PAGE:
which the perfect cadences are disguised; each one is passed over with
the least possible check of rhythmic movement (measures 8, 19, etc.),
thus snugly dove-tailing the structural factors. The coda is elaborate
and unusually long; it consists of several "sections," as follows (see
the original): from measure 1 (the last measure in Ex. 54) to measure
4, a phrase, derived from the second Part of the Principal theme;
measures 5-7, an abbreviated repetition; measures 8-14, a phrase,
derived from the Principal theme; measures 15-17, a transitional
passage; measures 18-25, a period, closely resembling Part I of the
Principal theme; measures 26-30, final phrase.


LESSON 13. - Analyze the following examples. They are not classified;
the student must determine whether the form is pure First Rondo, or an
intermediate grade between Rondo and "Song with Trio." One of the
examples is a genuine Song with Trio; and one is a _Three-Part
Song-form_; with reasonable vigilance the student will detect these
"catches." To distinguish these three designs from each other,
recollect -

That the Three-Part Song-form consists of three _single Parts_, fairly
similar in character, fairly small in form, and severed either by a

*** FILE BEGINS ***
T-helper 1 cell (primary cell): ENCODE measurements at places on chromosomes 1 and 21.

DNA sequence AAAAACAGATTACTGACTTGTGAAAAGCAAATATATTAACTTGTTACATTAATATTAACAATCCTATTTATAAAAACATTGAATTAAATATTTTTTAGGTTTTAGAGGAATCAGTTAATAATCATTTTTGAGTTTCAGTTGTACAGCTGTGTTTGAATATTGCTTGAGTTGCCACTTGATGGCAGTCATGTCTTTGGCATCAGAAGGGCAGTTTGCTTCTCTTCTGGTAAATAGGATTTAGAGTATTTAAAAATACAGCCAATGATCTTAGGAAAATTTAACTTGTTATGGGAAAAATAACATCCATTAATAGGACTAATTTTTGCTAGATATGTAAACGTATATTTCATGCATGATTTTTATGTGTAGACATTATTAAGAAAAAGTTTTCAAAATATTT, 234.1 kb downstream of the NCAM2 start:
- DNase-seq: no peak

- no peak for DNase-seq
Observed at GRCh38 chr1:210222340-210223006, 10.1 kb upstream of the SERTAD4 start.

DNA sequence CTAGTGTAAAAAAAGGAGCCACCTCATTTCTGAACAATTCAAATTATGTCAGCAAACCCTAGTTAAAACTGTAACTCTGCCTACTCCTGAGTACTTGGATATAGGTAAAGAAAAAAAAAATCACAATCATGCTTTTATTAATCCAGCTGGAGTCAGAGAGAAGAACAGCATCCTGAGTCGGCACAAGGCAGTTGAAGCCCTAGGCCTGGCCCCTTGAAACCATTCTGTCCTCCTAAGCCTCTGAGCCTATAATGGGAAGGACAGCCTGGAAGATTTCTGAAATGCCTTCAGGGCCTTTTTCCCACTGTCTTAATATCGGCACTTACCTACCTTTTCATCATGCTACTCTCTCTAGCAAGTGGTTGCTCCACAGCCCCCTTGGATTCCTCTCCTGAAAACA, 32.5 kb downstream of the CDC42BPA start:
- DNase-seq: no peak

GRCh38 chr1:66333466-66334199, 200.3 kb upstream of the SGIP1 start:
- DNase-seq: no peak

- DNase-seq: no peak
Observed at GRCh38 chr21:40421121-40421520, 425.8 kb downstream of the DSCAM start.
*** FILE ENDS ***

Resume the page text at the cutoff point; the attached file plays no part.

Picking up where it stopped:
firm cadence, or by unmistakable proof of new "beginning;"

That in the first Rondo-form, at least one of the themes (if not both)
contains _two_ (or three) Parts; and,

That in the Song with Trio, the two "Songs" are more independent of
each other, and more decisively separated, than are the "themes" of the
Rondo-form.

With reference to all uncertain cases, it must be remembered that _the
more doubtful a distinction is, the less important is its decision_.
These designs naturally merge one in another, and at times it is folly
to impose a definite analysis upon them.

The analysis should be as minute as possible, nevertheless. The first
step is to define the extremities of the two themes. This fixes the
coda (and the introduction, if present); the re-transition (returning
passage into the Principal theme); and the transition into the
Subordinate theme - if present. The form of each theme must be defined
in detail, as in Ex. 54: -

Beethoven, pianoforte sonatas: op. 2, No. 1, _Adagio_.